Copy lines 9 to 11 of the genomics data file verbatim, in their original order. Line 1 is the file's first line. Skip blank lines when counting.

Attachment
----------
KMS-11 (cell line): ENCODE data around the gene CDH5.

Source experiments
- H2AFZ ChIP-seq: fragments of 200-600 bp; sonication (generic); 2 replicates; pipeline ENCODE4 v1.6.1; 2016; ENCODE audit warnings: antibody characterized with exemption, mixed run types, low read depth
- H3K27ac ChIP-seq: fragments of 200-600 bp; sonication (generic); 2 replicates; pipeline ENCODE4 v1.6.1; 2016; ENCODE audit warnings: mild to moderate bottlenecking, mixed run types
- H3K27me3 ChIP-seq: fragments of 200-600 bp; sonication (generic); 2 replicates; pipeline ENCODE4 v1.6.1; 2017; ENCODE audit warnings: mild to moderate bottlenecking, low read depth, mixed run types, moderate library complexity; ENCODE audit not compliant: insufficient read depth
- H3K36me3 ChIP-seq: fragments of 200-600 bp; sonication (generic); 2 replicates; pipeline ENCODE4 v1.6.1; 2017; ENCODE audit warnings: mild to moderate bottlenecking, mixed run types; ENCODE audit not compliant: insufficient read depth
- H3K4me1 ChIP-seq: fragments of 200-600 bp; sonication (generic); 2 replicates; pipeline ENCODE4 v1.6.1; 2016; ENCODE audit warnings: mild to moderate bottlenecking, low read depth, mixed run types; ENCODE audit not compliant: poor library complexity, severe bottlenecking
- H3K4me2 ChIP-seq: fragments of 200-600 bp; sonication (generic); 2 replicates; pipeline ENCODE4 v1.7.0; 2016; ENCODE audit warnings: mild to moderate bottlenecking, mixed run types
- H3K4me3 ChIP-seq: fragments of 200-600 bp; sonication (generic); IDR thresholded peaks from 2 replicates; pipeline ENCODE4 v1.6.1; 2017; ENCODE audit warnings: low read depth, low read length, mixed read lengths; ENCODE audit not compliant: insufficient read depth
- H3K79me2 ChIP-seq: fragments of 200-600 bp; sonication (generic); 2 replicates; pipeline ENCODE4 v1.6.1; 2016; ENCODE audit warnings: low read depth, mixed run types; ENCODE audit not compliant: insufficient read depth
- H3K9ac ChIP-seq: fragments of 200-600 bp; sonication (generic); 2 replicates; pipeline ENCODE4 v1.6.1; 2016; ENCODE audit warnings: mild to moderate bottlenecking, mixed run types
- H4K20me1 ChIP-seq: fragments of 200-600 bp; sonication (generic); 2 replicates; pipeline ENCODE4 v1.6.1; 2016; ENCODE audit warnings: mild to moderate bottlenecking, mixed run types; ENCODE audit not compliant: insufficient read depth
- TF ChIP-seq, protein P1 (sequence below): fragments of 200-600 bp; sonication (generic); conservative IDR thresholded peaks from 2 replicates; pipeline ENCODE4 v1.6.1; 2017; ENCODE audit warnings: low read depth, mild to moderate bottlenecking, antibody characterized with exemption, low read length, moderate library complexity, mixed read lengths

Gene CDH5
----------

- H3K4me3 ChIP-seq: fragments of 200-600 bp; sonication (generic); IDR thresholded peaks from 2 replicates; pipeline ENCODE4 v1.6.1; 2017; ENCODE audit warnings: low read depth, low read length, mixed read lengths; ENCODE audit not compliant: insufficient read depth
- H3K79me2 ChIP-seq: fragments of 200-600 bp; sonication (generic); 2 replicates; pipeline ENCODE4 v1.6.1; 2016; ENCODE audit warnings: low read depth, mixed run types; ENCODE audit not compliant: insufficient read depth
- H3K9ac ChIP-seq: fragments of 200-600 bp; sonication (generic); 2 replicates; pipeline ENCODE4 v1.6.1; 2016; ENCODE audit warnings: mild to moderate bottlenecking, mixed run types